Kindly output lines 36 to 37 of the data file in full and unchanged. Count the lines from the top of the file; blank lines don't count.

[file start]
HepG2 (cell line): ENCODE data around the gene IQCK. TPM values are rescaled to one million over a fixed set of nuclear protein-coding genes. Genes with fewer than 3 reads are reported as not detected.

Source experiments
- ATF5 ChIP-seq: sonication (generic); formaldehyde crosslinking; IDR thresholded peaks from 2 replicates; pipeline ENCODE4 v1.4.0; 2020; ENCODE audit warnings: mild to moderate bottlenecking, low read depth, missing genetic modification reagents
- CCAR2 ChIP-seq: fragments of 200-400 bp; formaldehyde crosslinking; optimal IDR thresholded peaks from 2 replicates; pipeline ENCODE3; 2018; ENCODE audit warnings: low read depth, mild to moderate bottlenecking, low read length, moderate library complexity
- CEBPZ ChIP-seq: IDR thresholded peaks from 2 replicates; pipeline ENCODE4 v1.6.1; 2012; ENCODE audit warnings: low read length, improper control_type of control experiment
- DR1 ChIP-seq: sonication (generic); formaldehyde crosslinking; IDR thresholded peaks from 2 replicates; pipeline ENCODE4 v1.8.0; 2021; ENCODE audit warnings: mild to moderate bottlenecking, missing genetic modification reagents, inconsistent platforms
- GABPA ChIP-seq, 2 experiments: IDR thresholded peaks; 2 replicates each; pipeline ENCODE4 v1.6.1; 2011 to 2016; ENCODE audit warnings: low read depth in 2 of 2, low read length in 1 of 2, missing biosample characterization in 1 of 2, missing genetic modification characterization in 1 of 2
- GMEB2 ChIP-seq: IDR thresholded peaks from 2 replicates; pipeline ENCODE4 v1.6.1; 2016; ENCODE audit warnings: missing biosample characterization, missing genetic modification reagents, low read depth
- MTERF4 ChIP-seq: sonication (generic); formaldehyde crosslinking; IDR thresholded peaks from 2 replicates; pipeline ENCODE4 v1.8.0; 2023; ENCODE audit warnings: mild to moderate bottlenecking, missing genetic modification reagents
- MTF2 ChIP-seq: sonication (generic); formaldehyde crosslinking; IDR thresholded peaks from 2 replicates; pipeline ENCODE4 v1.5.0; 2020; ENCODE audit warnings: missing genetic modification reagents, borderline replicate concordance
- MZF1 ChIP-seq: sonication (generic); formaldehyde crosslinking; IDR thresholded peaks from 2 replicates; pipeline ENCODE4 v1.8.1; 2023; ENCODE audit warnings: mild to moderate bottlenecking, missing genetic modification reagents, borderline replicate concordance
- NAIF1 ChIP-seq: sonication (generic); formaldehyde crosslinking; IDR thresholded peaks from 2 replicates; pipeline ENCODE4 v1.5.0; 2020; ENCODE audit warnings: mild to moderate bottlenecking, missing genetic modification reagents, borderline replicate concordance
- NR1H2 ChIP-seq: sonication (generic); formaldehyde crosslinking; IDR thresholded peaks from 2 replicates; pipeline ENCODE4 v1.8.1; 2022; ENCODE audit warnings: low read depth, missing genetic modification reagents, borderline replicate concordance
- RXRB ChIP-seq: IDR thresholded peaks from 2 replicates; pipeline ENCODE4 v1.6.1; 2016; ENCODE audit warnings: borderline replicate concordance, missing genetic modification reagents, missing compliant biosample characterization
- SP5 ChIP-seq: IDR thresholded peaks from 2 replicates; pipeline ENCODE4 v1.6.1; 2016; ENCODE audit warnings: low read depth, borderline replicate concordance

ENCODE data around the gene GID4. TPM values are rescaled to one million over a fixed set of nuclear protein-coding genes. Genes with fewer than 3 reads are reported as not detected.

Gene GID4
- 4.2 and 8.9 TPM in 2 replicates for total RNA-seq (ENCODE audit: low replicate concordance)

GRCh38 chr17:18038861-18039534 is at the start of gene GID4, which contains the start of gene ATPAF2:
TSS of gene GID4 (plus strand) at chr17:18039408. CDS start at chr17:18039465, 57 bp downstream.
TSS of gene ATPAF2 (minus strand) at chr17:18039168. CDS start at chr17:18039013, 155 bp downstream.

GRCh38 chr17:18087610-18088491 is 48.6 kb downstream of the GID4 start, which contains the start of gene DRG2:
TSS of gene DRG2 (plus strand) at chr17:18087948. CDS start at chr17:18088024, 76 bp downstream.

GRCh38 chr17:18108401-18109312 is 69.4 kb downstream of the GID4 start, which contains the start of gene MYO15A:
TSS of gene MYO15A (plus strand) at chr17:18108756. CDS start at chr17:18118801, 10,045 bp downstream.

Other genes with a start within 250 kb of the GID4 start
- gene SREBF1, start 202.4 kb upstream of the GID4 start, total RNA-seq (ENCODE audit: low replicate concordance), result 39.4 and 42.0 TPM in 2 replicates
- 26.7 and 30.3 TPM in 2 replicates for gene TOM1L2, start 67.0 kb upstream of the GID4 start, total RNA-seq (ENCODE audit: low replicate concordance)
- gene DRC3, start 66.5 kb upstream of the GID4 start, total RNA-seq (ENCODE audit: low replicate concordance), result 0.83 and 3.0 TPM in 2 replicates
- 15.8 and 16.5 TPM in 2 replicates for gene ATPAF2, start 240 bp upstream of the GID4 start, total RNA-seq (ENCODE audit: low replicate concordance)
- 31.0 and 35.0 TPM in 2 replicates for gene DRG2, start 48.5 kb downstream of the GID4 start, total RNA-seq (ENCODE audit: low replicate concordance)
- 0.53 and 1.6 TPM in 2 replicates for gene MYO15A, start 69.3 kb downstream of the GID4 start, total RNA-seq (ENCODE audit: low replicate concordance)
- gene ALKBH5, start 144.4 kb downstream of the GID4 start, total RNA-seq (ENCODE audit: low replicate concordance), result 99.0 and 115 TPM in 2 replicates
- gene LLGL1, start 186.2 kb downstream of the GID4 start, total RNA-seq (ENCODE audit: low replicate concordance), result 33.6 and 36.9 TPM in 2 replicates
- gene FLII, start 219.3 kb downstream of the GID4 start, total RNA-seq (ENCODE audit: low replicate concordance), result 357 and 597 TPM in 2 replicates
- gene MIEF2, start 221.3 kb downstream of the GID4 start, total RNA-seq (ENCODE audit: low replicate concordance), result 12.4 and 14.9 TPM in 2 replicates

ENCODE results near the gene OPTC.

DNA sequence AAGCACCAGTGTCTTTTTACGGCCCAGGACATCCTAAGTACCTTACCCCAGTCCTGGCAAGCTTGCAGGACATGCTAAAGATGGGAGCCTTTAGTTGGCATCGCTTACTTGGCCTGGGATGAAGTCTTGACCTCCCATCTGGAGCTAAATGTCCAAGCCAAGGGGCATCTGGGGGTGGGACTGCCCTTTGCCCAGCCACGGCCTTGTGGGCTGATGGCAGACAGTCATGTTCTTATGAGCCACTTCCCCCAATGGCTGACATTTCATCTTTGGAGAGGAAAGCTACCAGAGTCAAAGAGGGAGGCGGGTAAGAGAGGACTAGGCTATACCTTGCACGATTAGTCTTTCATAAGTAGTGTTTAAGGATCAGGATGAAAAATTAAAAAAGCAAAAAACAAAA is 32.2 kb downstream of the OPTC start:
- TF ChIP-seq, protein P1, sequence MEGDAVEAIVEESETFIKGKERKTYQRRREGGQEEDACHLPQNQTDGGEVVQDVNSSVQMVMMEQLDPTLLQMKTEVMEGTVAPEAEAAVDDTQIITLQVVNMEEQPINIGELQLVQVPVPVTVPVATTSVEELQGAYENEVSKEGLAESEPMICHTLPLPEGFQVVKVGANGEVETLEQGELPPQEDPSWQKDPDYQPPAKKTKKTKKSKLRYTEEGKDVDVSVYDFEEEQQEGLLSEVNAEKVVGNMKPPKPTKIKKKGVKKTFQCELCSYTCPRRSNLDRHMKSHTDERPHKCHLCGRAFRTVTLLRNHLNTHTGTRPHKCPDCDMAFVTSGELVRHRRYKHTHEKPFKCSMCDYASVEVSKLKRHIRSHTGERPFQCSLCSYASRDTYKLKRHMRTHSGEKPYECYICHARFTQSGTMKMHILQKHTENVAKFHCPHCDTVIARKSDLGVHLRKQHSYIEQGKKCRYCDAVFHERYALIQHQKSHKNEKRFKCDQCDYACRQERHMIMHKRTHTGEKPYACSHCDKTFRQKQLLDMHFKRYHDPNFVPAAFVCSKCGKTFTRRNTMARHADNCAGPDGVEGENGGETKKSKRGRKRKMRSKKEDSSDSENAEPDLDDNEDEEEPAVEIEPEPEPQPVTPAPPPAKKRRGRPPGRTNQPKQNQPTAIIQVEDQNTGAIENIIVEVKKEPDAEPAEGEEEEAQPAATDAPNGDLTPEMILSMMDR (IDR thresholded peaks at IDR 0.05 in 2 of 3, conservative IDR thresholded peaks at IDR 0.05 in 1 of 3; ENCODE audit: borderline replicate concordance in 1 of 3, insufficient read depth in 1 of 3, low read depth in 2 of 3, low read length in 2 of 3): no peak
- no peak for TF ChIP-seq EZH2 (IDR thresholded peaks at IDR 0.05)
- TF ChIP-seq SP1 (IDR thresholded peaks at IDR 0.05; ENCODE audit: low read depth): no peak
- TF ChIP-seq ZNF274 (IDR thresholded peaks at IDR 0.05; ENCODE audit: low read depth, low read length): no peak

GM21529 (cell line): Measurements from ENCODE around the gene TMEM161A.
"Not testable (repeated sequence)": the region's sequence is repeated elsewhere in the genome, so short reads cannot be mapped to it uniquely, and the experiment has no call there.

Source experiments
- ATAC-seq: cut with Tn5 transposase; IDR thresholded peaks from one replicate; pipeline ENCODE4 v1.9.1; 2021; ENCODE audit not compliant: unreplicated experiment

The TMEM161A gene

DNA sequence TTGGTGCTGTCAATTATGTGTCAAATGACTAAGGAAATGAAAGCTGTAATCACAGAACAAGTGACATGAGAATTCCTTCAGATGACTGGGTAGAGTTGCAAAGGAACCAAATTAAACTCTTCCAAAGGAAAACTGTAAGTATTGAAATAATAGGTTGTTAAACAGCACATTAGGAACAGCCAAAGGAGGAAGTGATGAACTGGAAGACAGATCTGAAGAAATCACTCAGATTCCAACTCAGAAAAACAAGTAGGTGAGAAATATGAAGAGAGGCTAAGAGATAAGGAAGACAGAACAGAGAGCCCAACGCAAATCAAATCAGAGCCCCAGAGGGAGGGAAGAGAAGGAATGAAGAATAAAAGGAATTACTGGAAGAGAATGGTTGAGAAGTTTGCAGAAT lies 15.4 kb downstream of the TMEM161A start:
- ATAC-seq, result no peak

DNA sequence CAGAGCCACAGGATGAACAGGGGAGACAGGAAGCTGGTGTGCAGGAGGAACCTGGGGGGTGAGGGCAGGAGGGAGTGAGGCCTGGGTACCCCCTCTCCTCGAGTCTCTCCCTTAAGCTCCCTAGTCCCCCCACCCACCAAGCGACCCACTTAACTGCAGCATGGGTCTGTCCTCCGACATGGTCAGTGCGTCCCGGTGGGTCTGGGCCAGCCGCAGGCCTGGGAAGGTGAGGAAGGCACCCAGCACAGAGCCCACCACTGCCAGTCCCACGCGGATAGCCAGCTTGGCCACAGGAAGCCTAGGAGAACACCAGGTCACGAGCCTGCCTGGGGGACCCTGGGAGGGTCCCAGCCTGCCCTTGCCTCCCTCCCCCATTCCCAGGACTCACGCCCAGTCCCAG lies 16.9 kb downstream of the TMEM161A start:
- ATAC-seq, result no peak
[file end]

- gene MIEF2, start 221.3 kb downstream of the GID4 start, total RNA-seq (ENCODE audit: low replicate concordance), result 12.4 and 14.9 TPM in 2 replicates

ENCODE results near the gene OPTC.